The ecological and democracy crises are essentially place-based. What “self-rule” and sustainability look like depend upon the history and aspirations of the people pursuing them in a particular jurisdiction shaped by ecological and institutional systems interlocked in time and space. My response to the question “Can democracy in crisis deal with the climate crisis?” is, therefore, located where I have spent the last twenty-two years living and working (and collaborating and agitating), the New York City metropolitan region.
Superstorm Sandy brought home the realities of climate change to the northeastern United States in a way that no scientific report had or could. It overwhelmed the physical infrastructure of coastal New Jersey and much of the twenty-two counties in four states that comprise the NYC metro area. While the city’s mass transit system bounced back with commendable alacrity, the power grid did not, and tens of thousands went without the absolute basics of food, water, and medicine.
This storm spawned by climate change painfully revealed the vulnerabilities of our physical infrastructure in the form of collapsed boardwalks, flooded houses, and overflowing sewage systems. It also revealed the inadequacies of and inequalities in our institutions in the form of ill-equipped power utilities, gas shortages, and uncoordinated emergency response. Yes, rich and poor, white and black, old and young suffered during Sandy. But as development proceeds, are we all truly in the same boat? Which voices will articulate the visions for a resilient New York City? Whose interests will guide redevelopment?
Infrastructure is a technical response to a social need in a specific environment. But how we construct and satisfy those needs flows from political choices. If we don’t dwell on the coast, then seaside flooding isn’t a problem. Indeed, some cities have removed housing and commercial operations from flood-prone spaces and replaced them with low-cost parks that provide wildlife habitat while absorbing floodwaters. Mayor Bloomberg stated that such a “strategic retreat” is not an option; we are “not going to abandon the waterfront […] we just have to build smarter and stronger and more sustainably.” But how much more are we willing to devote to produce and maintain the infrastructure to keep the financial industry in Manhattan and redevelop the boroughs’ coast with high-end residential and commercial development? And, more pointedly, who, exactly, is this “we”?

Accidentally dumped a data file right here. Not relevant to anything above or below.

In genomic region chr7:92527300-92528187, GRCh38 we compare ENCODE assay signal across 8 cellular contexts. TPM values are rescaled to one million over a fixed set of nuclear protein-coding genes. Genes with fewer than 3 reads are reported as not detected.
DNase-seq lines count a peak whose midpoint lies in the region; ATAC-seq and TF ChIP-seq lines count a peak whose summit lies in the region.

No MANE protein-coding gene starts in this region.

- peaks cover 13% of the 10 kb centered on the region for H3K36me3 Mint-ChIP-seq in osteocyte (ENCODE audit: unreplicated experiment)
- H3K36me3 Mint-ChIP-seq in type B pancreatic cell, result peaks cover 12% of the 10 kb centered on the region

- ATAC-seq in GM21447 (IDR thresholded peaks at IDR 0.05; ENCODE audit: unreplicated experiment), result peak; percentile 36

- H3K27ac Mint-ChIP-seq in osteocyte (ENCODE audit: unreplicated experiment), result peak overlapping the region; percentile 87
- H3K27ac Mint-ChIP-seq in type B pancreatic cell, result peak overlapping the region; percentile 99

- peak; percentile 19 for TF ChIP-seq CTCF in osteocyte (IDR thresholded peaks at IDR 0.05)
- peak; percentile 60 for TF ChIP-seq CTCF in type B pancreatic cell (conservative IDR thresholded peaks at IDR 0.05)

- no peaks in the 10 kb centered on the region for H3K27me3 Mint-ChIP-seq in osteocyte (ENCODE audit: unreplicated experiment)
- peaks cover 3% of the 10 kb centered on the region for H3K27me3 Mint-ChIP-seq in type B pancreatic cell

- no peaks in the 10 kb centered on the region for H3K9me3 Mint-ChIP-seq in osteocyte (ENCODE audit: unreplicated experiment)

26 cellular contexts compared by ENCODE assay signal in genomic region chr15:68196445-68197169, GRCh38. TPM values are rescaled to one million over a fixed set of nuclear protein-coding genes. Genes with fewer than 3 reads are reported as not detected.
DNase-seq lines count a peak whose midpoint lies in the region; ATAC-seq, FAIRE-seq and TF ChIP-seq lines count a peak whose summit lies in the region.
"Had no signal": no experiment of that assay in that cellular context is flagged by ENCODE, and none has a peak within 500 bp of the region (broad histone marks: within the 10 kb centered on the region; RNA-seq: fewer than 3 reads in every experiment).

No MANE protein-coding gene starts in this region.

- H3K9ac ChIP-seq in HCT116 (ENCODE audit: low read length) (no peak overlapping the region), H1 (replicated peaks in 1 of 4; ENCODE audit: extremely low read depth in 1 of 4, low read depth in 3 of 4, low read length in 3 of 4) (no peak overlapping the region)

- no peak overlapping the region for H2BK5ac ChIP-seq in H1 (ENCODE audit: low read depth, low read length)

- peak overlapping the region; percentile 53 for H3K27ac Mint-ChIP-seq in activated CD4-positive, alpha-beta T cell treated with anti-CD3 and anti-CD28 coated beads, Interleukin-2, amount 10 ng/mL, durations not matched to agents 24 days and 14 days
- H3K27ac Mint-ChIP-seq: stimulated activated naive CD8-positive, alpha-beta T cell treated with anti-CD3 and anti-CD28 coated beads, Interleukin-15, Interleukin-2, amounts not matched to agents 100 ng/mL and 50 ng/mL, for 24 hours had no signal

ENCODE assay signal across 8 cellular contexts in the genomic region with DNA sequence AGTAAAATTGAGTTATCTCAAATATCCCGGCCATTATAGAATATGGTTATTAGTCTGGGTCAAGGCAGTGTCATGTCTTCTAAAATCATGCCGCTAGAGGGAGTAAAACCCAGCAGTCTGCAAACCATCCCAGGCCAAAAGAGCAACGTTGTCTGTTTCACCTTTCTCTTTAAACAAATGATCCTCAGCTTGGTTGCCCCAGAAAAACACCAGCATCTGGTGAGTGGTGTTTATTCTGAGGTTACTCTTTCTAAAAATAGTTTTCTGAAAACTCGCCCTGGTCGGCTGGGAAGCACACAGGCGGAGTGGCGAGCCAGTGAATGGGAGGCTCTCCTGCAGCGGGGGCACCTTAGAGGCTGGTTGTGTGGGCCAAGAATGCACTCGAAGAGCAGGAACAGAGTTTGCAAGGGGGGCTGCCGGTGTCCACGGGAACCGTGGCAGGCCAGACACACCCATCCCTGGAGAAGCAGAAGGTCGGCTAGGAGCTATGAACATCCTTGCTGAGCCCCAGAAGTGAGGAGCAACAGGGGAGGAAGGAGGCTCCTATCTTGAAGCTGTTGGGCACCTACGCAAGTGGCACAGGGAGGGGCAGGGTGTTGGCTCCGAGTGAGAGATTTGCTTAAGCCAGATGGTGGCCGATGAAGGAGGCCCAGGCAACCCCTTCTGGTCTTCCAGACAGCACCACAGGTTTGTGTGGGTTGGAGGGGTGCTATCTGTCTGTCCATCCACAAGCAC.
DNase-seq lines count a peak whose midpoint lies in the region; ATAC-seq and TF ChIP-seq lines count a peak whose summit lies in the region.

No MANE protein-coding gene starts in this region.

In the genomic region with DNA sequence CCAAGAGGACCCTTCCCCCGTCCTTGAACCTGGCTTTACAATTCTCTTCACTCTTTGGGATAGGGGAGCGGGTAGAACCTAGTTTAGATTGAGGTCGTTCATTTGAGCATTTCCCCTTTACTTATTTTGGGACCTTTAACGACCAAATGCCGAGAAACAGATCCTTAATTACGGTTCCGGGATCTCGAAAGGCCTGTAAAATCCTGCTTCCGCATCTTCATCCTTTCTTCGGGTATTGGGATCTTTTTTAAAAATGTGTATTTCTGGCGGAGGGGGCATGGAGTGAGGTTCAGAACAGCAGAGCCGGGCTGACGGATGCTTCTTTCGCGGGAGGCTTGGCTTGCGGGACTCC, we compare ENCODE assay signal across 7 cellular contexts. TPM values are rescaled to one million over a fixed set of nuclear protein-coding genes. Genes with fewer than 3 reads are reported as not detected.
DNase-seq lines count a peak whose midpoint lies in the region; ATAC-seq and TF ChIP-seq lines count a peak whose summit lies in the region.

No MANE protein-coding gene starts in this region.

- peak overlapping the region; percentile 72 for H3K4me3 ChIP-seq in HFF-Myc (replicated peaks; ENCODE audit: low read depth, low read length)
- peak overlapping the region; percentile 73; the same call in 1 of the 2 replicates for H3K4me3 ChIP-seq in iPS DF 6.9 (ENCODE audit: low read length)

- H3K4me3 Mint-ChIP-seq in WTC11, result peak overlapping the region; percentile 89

What type of governance process can grapple with the immensity and immediacy of the challenge that is climate change? Across the globe, a tremendous array of socio-political experimentation has led to processes and policies that are redefining democracy by pursuing ecological sustainability through a framework that reduces economic inequality, promotes social inclusion, and cultivates democratic decision-making procedures that reclaim public goods and redefine them as “commons.” And this has been done with governments and businesses, in local neighborhoods and transnational coalitions, from the “food sovereignty” program formulated by 200 million peasant producers in La Via Campesina, to the deprivatization and social-public reclaiming of the water utility in Cochabamba, Bolivia. In the remainder of this essay, I discuss the ways in which an inclusive and egalitarian budget program already at work in New York City could be used to collaboratively construct a model of democratic resilience.